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Investing in Cannabis Related Stocks

Discussion in 'Cannabis News and Activism' started by TwistedGray, Jan 13, 2017.

  1. Silver420Surfer

    Silver420Surfer Well-Known Member

    Agree to disagree.
  2. OldNewbie

    OldNewbie Well-Known Member

    I've been seeing proposals from Canadian companies that want to use CA residents to grow, etc. and have been amazed at the profits they claim. Apparently, part of the issue gets to the exciting world of...accounting.


    Before investing in Canadian entities in the market, make sure you know how the financials are prepared. Some assumptions U.S. citizens might make will be wrong. From the article:

    Accountants and analysts will tell you that no matter the price of which you sell something, you can only get so close to a gross margin of 100%. Even software companies with their de minimis product delivery costs don’t hit gross margins of 100%, let alone exceed them by a few hundred percentage points. This begs the question, how has Canopy, and more importantly, an entire industry worth billions found a way to seemingly defy financial gravity? Whether you are a current investor or considering adding a cannabis producer to your portfolio, the devil of accounting is in the details, and the devil’s name is IFRS.
    The issue?

    As it turns out, the source of these enormous gross margins has little to do with the pent-up demand for adult-use cannabis (although it is an indirect factor), but is primarily a result of the mandated accounting standards for Canadian public companies. Unlike US public companies that report their financials using US GAAP as set out by the Financial Accounting Standards Board (FASB), Canadian companies report their financials using International Financial Reporting Standards (IFRS) as set out by the International Accounting Standards Board (IASB). Though there are considerable differences between the two that go beyond the scope of this article, the root cause of financial oddities for cannabis producers comes from a section of IFRS, specifically IAS 41, that sets the accounting standards for agricultural activity and biological assets.

    Under IAS 41, producers of cannabis are required to recognize the fair value of their biological assets (cannabis plants) less the cost to sell them, on their income statement prior to having sold the product or even lining up a potential purchaser. If this sounds completely absurd, I assure you, its because it is. What makes it even more challenging is that the fair value of a cannabis plant is something that changes as it grows, matures, and flowers, meaning that licenced producers need to constantly adjust this figure throughout the plant’s life cycle. Creating even more confusion is that IAS 41 does not dictate where on the income statement this recognition of fair value must occur.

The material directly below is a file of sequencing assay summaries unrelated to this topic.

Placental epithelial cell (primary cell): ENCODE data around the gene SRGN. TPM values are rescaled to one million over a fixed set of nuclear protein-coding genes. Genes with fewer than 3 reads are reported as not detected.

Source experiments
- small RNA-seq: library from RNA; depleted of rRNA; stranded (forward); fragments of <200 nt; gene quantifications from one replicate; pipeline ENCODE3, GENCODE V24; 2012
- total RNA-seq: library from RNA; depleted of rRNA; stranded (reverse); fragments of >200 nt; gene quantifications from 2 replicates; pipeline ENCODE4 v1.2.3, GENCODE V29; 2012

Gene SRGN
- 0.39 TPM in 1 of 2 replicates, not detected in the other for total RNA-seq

Canadian cannabis producers seem to have set the standard of recognizing this fair value above the gross profit line, leading to the direct impact on gross margin noted earlier.
    macbill likes this.
  3. TwistedGray

    TwistedGray Well-Known Member

    Well, back in the REGN game; we'll see if I get slaughtered again or not. I made some $$$ in Bitcoin over the last few days that I'll experiment again with.
  4. OldNewbie

    OldNewbie Well-Known Member

  5. TwistedGray

    TwistedGray Well-Known Member

    Yeahhhhh nahhhhhhh brahhhhhhhhh

    The rise and fall and re-rise of weed stock has done more than bite me in the ass!
  6. dannydroid

    dannydroid Google Nazi

    Anyone know how GWP / Greenwich BioSciences feel about the right to access?
    (i.e. it should only be dispensed by a company / doctor in pill form, and not grown in your home ?)

    Don't quote me on this, and I can't seem to find anything on Google, but I think one of the biggest players in keeping cannabis illegal in the UK is GWP.

    If Puffitup was a publicly trading company, I'd be all over that!

    edit: Did find a company called "Canopy Growth Corp" that may be a little more up my street (may have been posted here to)
  7. TwistedGray

    TwistedGray Well-Known Member

    Yeah they've been in the news for a bit, probably covered on here somewhere.
  8. Doktor Dub

    Doktor Dub Well-Known Member

    ...the return of investment is high with cannabis...

    Sorry, couldn t resist :-)
  9. TwistedGray

    TwistedGray Well-Known Member

    ...if only...
  10. Nooky72

    Nooky72 Dog Marley

    Dagobah System
    Marijuana investments : The long term fundamentals remain strong. Just like force does in so many Jedi.
    Fear leads to anger. Anger leads to hate. Hate leads to suffering.
  11. TwistedGray

    TwistedGray Well-Known Member

    Made a few tens of dollars on REGN, sold and back in the GBTC game since it got pummeled. I'll pull at $18 again and set to make a few stacks. Maybe back in REGN which I hope catapults back up. We'll see...INSY got slammed a second time, lol. F*** INSY!
  12. TwistedGray

    TwistedGray Well-Known Member

    Well, that's come to bite me in the ass. I was hoping / anticipating a quick rebound and got the opposite. Should've waited a little bit :( eeeeeeek!